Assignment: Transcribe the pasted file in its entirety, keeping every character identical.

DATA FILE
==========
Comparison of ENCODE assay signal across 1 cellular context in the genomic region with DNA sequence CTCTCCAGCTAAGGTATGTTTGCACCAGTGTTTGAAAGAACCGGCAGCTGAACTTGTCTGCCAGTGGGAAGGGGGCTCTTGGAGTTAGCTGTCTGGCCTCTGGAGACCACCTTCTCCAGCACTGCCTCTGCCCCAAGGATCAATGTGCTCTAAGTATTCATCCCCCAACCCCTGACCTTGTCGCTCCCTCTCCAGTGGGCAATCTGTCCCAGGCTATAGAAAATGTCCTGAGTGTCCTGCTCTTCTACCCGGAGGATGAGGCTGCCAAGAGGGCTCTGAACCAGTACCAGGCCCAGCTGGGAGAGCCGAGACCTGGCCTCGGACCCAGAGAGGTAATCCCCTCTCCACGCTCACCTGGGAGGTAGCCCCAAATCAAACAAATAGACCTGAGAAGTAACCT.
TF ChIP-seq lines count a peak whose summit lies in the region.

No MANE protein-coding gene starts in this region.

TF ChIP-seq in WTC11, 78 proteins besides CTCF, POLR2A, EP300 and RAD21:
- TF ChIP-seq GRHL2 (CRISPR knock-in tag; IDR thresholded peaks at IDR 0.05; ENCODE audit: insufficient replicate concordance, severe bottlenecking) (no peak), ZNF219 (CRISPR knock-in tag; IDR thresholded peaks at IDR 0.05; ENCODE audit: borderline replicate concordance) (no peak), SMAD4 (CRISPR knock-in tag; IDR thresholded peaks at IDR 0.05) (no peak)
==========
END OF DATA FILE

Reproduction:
Comparison of ENCODE assay signal across 1 cellular context in the genomic region with DNA sequence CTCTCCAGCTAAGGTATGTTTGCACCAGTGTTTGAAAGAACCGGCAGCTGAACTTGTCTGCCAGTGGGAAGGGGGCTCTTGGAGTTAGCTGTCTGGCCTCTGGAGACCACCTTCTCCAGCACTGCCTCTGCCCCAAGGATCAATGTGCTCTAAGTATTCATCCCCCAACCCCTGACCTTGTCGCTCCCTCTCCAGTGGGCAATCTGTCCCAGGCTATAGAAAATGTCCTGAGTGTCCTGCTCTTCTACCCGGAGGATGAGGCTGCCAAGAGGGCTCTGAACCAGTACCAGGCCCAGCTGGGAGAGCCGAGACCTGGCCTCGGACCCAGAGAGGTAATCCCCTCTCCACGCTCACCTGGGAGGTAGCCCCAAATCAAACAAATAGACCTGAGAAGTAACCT.
TF ChIP-seq lines count a peak whose summit lies in the region.

No MANE protein-coding gene starts in this region.

TF ChIP-seq in WTC11, 78 proteins besides CTCF, POLR2A, EP300 and RAD21:
- TF ChIP-seq GRHL2 (CRISPR knock-in tag; IDR thresholded peaks at IDR 0.05; ENCODE audit: insufficient replicate concordance, severe bottlenecking) (no peak), ZNF219 (CRISPR knock-in tag; IDR thresholded peaks at IDR 0.05; ENCODE audit: borderline replicate concordance) (no peak), SMAD4 (CRISPR knock-in tag; IDR thresholded peaks at IDR 0.05) (no peak)